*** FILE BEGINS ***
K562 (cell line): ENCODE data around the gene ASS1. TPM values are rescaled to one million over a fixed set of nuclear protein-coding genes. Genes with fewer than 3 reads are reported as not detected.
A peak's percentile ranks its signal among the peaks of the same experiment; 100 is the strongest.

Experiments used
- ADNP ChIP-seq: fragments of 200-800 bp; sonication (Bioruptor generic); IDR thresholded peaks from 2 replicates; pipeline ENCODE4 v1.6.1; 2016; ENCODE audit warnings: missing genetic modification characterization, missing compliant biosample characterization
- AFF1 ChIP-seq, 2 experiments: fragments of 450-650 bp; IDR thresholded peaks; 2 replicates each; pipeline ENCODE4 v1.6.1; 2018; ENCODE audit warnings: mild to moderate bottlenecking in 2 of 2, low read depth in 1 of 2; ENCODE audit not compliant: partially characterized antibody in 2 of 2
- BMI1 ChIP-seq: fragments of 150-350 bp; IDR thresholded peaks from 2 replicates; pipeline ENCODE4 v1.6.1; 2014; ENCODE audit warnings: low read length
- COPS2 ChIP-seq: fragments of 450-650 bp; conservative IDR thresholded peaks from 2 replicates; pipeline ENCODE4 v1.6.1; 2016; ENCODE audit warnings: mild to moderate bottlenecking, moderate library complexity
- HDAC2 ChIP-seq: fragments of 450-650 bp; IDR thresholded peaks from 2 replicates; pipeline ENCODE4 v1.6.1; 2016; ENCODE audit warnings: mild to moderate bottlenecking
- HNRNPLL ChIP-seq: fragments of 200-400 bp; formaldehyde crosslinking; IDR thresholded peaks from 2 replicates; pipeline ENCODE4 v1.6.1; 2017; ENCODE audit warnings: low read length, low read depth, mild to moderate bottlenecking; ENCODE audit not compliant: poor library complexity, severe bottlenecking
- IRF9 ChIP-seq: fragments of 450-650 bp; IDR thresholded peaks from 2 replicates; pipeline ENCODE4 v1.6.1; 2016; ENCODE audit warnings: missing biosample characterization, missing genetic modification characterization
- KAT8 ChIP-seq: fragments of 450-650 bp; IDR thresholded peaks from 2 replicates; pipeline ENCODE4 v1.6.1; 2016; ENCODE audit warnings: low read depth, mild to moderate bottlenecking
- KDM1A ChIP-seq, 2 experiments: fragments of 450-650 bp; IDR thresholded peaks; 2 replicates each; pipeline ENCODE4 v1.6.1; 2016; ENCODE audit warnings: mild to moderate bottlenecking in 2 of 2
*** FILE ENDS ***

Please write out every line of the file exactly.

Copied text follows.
K562 (cell line): ENCODE data around the gene ASS1. TPM values are rescaled to one million over a fixed set of nuclear protein-coding genes. Genes with fewer than 3 reads are reported as not detected.
A peak's percentile ranks its signal among the peaks of the same experiment; 100 is the strongest.

Experiments used
- ADNP ChIP-seq: fragments of 200-800 bp; sonication (Bioruptor generic); IDR thresholded peaks from 2 replicates; pipeline ENCODE4 v1.6.1; 2016; ENCODE audit warnings: missing genetic modification characterization, missing compliant biosample characterization
- AFF1 ChIP-seq, 2 experiments: fragments of 450-650 bp; IDR thresholded peaks; 2 replicates each; pipeline ENCODE4 v1.6.1; 2018; ENCODE audit warnings: mild to moderate bottlenecking in 2 of 2, low read depth in 1 of 2; ENCODE audit not compliant: partially characterized antibody in 2 of 2
- BMI1 ChIP-seq: fragments of 150-350 bp; IDR thresholded peaks from 2 replicates; pipeline ENCODE4 v1.6.1; 2014; ENCODE audit warnings: low read length
- COPS2 ChIP-seq: fragments of 450-650 bp; conservative IDR thresholded peaks from 2 replicates; pipeline ENCODE4 v1.6.1; 2016; ENCODE audit warnings: mild to moderate bottlenecking, moderate library complexity
- HDAC2 ChIP-seq: fragments of 450-650 bp; IDR thresholded peaks from 2 replicates; pipeline ENCODE4 v1.6.1; 2016; ENCODE audit warnings: mild to moderate bottlenecking
- HNRNPLL ChIP-seq: fragments of 200-400 bp; formaldehyde crosslinking; IDR thresholded peaks from 2 replicates; pipeline ENCODE4 v1.6.1; 2017; ENCODE audit warnings: low read length, low read depth, mild to moderate bottlenecking; ENCODE audit not compliant: poor library complexity, severe bottlenecking
- IRF9 ChIP-seq: fragments of 450-650 bp; IDR thresholded peaks from 2 replicates; pipeline ENCODE4 v1.6.1; 2016; ENCODE audit warnings: missing biosample characterization, missing genetic modification characterization
- KAT8 ChIP-seq: fragments of 450-650 bp; IDR thresholded peaks from 2 replicates; pipeline ENCODE4 v1.6.1; 2016; ENCODE audit warnings: low read depth, mild to moderate bottlenecking
- KDM1A ChIP-seq, 2 experiments: fragments of 450-650 bp; IDR thresholded peaks; 2 replicates each; pipeline ENCODE4 v1.6.1; 2016; ENCODE audit warnings: mild to moderate bottlenecking in 2 of 2